4. Palombo JD, DeMichele SJ, Boyce PJ, et al. Metabolism of dietary alpha-linolenic acid vs. eicosapentaenoic acid in rat immune cell phospholipids during endotoxemia. Lipids. 1998;33:1099–1105. [PubMed]
5. Palombo JD, DeMichele SJ, Boyce PJ, et al. Effect of short-term enteral feeding with eicosapentaenoic and gamma-linolenic acids on alveolar macrophage eicosanoid synthesis and bactericidal function in rats. Crit Care Med. 1999;27:1908–1915. [PubMed]
6. Gadek JE, DeMichele SJ, Karlstad MD, et al. Effect of enteral feeding with eicosapentaenoic acid, gamma-linolenic acid, and antioxidants in patients with acute respiratory distress syndrome. Enteral Nutrition in ARDS Study Group. Crit Care Med. 1999;27:1409–1420. [PubMed]
7. Singer P, Theilla M, Fisher H, et al. Benefit of an enteral diet enriched with eicosapentaenoic acid and gamma-linolenic acid in ventilated patients with acute lung injury. Crit Care Med. 2006;34:1033–1038. [PubMed]
8. Pontes-Arruda A, Aragao AM, Albuquerque JD. Effects of enteral feeding with eicosapentaenoic acid, gamma-linolenic acid, and antioxidants in mechanically ventilated patients with severe sepsis and septic shock. Crit Care Med. 2006;34:2325–2333. [PubMed]
9. Ware LB, Matthay MA. The acute respiratory distress syndrome. N Engl J Med. 2000;342:1334–1349. [PubMed]
10. Palombo JD, Lydon EE, Chen PL, et al. Fatty acid composition of lung, macrophage and surfactant phospholipids after short-term enteral feeding with n-3 lipids. Lipids. 1994;29:643–649. [PubMed]
11. Yaqoob P, Pala HS, Cortina-Borja M, et al. Encapsulated fish oil enriched in alpha-tocopherol alters plasma phospholipid and mononuclear cell fatty acid compositions but not mononuclear cell functions. Eur J Clin Invest. 2000;30:260–274. [PubMed]
12. Tilley SL, Coffman TM, Koller BH. Mixed messages: modulation of inflammation and immune responses by prostaglandins and thromboxanes. J Clin Invest. 2001;108:15–23. [PMC free article] [PubMed]
13. Bulger EM, Maier RV. Lipid mediators in the pathophysiology of critical illness. Crit Care Med. 2000;28:N27–36. [PubMed]
14. Lewis RA, Austen KF, Soberman RJ. Leukotrienes and other products of the 5-lipoxygenase pathway. Biochemistry and relation to pathobiology in human diseases. N Engl J Med. 1990;323:645–655. [PubMed]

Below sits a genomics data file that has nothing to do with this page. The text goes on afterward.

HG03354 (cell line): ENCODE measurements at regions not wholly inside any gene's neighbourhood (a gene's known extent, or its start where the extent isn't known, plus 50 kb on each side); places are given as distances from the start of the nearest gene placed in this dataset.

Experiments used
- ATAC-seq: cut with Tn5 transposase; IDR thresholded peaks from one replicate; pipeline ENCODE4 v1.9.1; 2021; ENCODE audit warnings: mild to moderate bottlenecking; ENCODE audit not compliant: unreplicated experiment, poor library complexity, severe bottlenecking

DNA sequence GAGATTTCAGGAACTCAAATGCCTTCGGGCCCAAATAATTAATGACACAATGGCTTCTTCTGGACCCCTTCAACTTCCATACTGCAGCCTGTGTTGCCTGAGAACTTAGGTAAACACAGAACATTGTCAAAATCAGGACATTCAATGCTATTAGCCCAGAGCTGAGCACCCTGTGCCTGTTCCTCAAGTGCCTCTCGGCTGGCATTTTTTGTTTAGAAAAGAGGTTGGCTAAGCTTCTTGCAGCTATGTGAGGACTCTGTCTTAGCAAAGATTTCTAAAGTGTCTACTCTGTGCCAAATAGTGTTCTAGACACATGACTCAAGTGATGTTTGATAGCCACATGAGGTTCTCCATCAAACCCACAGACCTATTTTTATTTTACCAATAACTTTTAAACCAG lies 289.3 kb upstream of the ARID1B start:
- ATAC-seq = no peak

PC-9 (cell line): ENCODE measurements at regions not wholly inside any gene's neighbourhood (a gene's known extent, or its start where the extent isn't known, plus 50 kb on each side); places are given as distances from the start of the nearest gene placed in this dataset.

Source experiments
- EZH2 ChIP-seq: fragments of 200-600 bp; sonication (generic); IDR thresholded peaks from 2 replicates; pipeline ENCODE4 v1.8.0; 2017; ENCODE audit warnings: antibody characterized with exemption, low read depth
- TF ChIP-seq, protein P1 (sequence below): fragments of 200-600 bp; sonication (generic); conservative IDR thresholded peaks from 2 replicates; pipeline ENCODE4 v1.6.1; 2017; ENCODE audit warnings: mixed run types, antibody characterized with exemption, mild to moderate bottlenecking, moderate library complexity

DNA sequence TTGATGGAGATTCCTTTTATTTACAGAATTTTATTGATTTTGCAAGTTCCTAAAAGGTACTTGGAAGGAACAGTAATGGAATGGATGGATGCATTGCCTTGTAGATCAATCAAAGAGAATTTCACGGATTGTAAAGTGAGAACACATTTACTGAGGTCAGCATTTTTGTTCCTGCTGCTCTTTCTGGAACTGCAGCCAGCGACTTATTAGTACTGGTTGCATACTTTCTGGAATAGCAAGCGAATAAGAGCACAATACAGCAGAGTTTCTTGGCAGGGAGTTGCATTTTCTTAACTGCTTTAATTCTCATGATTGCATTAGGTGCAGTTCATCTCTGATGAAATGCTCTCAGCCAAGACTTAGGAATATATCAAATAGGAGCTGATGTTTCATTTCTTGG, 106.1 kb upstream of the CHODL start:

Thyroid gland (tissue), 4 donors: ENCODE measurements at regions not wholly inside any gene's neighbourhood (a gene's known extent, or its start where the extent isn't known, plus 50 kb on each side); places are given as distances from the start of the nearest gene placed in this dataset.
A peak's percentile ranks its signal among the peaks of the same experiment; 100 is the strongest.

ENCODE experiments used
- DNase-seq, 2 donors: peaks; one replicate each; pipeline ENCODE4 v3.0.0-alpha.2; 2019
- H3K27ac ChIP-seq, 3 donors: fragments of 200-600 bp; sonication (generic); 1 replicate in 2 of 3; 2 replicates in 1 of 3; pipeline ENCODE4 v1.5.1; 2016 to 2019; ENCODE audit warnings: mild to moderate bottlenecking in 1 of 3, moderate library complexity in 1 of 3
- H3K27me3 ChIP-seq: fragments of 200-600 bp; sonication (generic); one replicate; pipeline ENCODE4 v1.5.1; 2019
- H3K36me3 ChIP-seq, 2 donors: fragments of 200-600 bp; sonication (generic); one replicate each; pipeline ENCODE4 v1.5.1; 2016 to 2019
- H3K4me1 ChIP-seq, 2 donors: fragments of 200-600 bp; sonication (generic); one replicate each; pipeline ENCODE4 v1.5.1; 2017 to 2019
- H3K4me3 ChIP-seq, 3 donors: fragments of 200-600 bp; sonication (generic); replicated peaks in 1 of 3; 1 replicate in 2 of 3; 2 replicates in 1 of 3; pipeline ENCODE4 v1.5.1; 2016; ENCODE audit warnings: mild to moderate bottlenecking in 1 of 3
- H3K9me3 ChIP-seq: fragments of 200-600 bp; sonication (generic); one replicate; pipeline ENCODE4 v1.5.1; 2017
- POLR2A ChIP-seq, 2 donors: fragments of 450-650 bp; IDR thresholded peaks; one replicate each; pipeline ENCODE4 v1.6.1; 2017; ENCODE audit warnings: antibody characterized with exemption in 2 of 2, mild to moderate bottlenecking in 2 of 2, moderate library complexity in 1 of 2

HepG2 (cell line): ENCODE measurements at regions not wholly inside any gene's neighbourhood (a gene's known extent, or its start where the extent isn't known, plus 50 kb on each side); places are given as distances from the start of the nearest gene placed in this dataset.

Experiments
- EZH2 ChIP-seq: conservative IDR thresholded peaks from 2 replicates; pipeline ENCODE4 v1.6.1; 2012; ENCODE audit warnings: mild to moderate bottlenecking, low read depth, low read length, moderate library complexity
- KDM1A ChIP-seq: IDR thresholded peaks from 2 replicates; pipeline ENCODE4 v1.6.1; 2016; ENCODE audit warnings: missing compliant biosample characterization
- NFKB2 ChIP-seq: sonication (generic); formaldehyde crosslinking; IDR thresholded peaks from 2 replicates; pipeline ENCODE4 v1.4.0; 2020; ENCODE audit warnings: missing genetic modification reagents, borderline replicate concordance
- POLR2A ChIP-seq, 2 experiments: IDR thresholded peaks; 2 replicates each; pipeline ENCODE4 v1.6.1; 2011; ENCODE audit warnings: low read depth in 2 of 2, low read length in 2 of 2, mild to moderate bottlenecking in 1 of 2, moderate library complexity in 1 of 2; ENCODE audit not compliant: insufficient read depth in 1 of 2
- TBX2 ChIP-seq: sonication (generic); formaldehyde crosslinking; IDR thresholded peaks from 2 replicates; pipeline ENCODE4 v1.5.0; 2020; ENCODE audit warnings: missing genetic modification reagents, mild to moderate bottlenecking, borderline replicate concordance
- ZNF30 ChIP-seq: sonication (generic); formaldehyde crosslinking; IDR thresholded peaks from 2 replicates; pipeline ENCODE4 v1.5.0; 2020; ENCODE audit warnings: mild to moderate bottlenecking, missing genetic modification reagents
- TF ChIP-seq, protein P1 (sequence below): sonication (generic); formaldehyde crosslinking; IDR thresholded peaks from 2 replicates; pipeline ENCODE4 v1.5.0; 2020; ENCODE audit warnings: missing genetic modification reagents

15. Calder PC. Polyunsaturated fatty acids, inflammation, and immunity. Lipids. 2001;36:1007–1024. [PubMed]
16. Obata T, Nagakura T, Masaki T, et al. Eicosapentaenoic acid inhibits prostaglandin D2 generation by inhibiting cyclo-oxygenase-2 in cultured human mast cells. Clin Exp Allergy. 1999;29:1129–1135. [PubMed]
17. Lee TH, Menica-Huerta JM, Shih C, et al. Characterization and biologic properties of 5,12-dihydroxy derivatives of eicosapentaenoic acid, including leukotriene B5 and the double lipoxygenase product. J Biol Chem. 1984;259:2383–2389. [PubMed]
18. Goldman DW, Pickett WC, Goetzl EJ. Human neutrophil chemotactic and degranulating activities of leukotriene B5 (LTB5) derived from eicosapentaenoic acid. Biochem Biophys Res Commun. 1983;117:282–288. [PubMed]
19. Serhan CN, Savill J. Resolution of inflammation: the beginning programs the end. Nature immunology. 2005;6:1191–1197. [PubMed]
20. Singer P, Shapiro H, Theilla M, et al. Anti-inflammatory properties of omega-3 fatty acids in critical illness: novel mechanisms and an integrative perspective. Intensive Care Med. 2008;34:1580–1592. [PubMed]
21. Palombo JD, DeMichele SJ, Lydon EE, et al. Rapid modulation of lung and liver macrophage phospholipid fatty acids in endotoxemic rats by continuous enteral feeding with n-3 and gamma-linolenic fatty acids. Am J Clin Nutr. 1996;63:208–219. [PubMed]
22. Mancuso P, Whelan J, DeMichele SJ, et al. Effects of eicosapentaenoic and gamma-linolenic acid on lung permeability and alveolar macrophage eicosanoid synthesis in endotoxic rats. Crit Care Med. 1997;25:523–532. [PubMed]
23. Moran V, Grau T, Lorenzo Ad, et al. Effect of an enteral feeding with eicosapentaenoic and gamma-linoleic acids on the outcome of mechanically ventilated critically ill septic patients. Crit Care Med. 2006;34:A70. (Abstract)
24. Miller A, Ziad S. Efficacy of enteral nutrition with EPA, GLA and antioxidants in patients with ARDS and MODS: a prospective multi-center randomized controlled trial. Unpublished data, see
25. [Accessed on October 1, 2010.];Canadian Critical Care Nutrition Clinical Practice Guidelines 4.1(b). Composition of enteral nutrition: fish oils. Available at:
26. Heyland DK, Schroter-Noppe D, Drover JW, et al. Nutrition support in the critical care setting: current practice in canadian ICUs--opportunities for improvement? JPEN J Parenter Enteral Nutr. 2003;27:74–83. [PubMed]
27. Bernard GR, Artigas A, Brigham KL, et al. The American-European Consensus Conference on ARDS. Definitions, mechanisms, relevant outcomes, and clinical trial coordination. Am J Respir Crit Care Med. 1994;149:818–824. [PubMed]
28. Ventilation with lower tidal volumes as compared with traditional tidal volumes for acute lung injury and the acute respiratory distress syndrome. The Acute Respiratory Distress Syndrome Network. N Engl J Med. 2000;342:1301–1308. [PubMed]
29. Goodman RB, Pugin J, Lee JS, et al. Cytokine-mediated inflammation in acute lung injury. Cytokine Growth Factor Rev. 2003;14:523–535. [PubMed]
30. Ranieri VM, Suter PM, Tortorella C, et al. Effect of mechanical ventilation on inflammatory mediators in patients with acute respiratory distress syndrome: a randomized controlled trial. Jama. 1999;282:54–61. [PubMed]
31. Bhatia M, Moochhala S. Role of inflammatory mediators in the pathophysiology of acute respiratory distress syndrome. J Pathol. 2004;202:145–156. [PubMed]